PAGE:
There are several reasons why this is not so. The first is practical. Commodity prices determine E&P profitability. Operator profitability historically has always been highest when day rates are highest. This usually coincides with peak cycle commodity pricing. Conversely, operator profitability has been lowest or nonexistent when day rates were lowest, generally at the low commodity price portion of the cycle.
Second, operators determine day rate direction in a rising market. It is a matter of human behavior. Generally as waits on rig availability reach 90 or more days into the future, operators develop anxiety about getting equipment in a timely manner and begin to bid rates higher. Competition for rigs among operators moves day rates higher. Think of it as Econ 101.
Finally, operators invariably cite two sets of books when discussing oil and gas. E&P field managers point to dry hole costs, or basic single-item profitability plus the cost of failure spread among successful wells. E&P mid-level managers often argue that any change in field costs will have drastic impact on their ability to employ rigs and keep programs going.
In contrast, senior management at E&P firms generally refer to the profitability inherent in life cycle economics for their geologic plays when soliciting investors from the financial community. Under the latter scenario, field costs are only an incremental part of an economic picture that will last years.
Turns out that the dry hole cost factor is losing credibility. As Exhibit "A," consider the latest piece from the oilfield services energy analysts at Raymond James & Associates. This group operates one of the most prolific research houses in the energy business with a widely quoted "Stat of the Week" report on some aspect of oil or gas. The oilfield services research shop at Raymond James & Associates has demonstrated an uncanny ability to pose penetrating questions, identify the best data sources, and interpret the information in a way that often punctures some long-standing myth.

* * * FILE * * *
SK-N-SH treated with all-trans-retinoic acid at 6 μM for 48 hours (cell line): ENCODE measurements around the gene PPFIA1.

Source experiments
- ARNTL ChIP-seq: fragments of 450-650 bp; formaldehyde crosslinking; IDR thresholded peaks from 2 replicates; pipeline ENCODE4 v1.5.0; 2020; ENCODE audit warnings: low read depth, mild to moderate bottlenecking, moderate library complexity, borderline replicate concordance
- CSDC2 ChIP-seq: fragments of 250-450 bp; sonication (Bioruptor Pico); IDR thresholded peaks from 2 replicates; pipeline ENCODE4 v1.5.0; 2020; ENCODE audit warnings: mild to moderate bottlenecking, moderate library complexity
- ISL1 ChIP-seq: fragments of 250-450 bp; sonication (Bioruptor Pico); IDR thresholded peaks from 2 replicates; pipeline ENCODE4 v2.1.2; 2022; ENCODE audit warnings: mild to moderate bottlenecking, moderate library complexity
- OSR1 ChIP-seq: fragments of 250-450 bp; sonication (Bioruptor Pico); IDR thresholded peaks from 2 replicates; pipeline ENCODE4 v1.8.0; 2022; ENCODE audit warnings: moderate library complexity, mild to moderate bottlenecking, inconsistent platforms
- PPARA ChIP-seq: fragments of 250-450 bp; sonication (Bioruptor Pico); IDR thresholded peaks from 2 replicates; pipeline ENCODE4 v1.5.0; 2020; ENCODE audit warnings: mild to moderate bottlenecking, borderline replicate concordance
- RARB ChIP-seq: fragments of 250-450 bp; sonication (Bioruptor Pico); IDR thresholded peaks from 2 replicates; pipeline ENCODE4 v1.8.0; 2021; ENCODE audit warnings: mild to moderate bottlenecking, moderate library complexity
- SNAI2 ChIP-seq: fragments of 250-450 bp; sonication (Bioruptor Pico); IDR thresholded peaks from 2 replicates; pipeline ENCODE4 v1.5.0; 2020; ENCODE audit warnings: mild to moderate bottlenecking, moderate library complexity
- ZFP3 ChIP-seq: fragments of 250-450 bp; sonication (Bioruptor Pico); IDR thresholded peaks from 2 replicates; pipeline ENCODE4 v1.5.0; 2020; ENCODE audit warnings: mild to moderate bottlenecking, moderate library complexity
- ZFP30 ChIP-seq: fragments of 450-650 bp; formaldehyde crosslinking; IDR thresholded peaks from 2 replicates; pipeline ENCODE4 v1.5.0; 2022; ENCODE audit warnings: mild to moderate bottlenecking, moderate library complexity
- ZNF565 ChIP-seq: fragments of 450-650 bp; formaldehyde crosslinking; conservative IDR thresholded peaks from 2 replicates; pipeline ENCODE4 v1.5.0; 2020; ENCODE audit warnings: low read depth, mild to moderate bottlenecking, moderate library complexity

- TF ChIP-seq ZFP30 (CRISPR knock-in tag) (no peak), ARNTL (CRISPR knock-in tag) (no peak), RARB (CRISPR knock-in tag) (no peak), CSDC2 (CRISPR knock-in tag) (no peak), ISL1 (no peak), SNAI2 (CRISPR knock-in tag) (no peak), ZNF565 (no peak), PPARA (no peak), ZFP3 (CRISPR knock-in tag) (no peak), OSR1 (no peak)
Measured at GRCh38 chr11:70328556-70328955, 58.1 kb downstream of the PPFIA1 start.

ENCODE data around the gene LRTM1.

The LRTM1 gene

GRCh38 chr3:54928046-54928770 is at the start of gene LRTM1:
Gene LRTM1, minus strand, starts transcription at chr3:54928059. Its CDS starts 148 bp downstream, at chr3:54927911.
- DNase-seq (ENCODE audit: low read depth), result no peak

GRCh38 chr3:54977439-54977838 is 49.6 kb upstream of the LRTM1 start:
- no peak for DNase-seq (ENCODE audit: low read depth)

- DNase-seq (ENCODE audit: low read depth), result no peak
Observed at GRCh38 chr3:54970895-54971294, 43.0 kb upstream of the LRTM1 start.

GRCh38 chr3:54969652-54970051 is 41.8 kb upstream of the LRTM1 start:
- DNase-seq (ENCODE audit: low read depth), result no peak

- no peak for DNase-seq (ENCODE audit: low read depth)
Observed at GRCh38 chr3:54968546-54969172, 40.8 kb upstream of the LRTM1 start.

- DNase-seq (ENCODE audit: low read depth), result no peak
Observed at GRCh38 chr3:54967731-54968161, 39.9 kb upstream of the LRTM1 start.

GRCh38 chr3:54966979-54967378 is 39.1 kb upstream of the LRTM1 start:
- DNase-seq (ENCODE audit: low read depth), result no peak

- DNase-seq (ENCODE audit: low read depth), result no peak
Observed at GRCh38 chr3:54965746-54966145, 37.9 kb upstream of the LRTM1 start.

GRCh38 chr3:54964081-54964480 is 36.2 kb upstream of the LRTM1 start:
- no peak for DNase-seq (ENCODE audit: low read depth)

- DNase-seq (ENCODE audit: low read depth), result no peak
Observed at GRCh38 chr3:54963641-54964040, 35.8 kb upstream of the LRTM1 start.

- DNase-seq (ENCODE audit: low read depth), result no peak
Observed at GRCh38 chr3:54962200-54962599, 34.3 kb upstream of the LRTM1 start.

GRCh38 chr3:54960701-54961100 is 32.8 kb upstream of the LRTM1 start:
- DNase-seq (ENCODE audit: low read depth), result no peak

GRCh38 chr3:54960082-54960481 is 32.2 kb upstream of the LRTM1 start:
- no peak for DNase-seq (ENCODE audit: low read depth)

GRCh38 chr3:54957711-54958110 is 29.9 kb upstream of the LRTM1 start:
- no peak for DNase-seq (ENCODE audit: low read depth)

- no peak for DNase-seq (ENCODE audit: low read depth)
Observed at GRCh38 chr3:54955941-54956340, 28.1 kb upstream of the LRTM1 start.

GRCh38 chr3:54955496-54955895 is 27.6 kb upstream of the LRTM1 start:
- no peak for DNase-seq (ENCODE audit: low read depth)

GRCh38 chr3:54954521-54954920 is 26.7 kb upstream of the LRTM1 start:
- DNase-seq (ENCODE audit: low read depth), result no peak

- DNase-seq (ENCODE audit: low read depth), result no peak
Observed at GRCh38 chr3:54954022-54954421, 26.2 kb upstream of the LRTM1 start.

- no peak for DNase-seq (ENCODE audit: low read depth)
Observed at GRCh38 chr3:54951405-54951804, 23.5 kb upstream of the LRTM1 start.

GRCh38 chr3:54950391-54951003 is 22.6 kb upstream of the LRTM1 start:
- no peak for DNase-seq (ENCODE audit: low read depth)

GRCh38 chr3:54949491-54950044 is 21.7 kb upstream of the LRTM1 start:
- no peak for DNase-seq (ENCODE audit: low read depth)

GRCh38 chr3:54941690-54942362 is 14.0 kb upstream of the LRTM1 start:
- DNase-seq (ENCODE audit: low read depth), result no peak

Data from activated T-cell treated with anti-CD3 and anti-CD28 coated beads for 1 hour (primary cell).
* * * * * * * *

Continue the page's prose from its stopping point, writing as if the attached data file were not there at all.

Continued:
Thus the group this week argued that commodity prices will support higher field costs and still provide solid returns for E&P firms in 2004. The report follows a similar piece six weeks ago in which the firm detailed the economics behind gas projects. The report demonstrated that a typical U.S. gas project offers an internal rate of return (IRR) of 50 percent at gas prices near $5.
The Raymond James report cites U.S. Energy Information Administration studies that show the drilling and equipping portions of E&P spending amounted to 45 percent of total exploration and development expenditures in 2001. Currently, average industry finding and development costs are roughly $1.50 per million cf equivalent. Therefore, basic service costs to drill and complete a well are less than 70 cents per million cf equivalent.
"Accordingly, a modest rise in oilfield service costs should barely move the needle on the exceptional current E&P investment returns," the report says.
At $4 gas, the industry can support a 25 percent increase in service costs above present levels and still generate an IRR of 20 percent or better.
The Raymond James piece implies that $3.50 gas is the basic threshold at which IRR begins to drop below 20 percent, assuming no rise in field costs beyond current levels.
The oilfield research group at Raymond James tends to be among the most optimistic in the oil and gas industry. Looking at the fundamentals of declining gas production, the group argues that commodity prices will remain high throughout 2004.
That will be good news for operators and their vendors.
Maybe E&P firms ought to buy the folks at Raymond James a beer, too.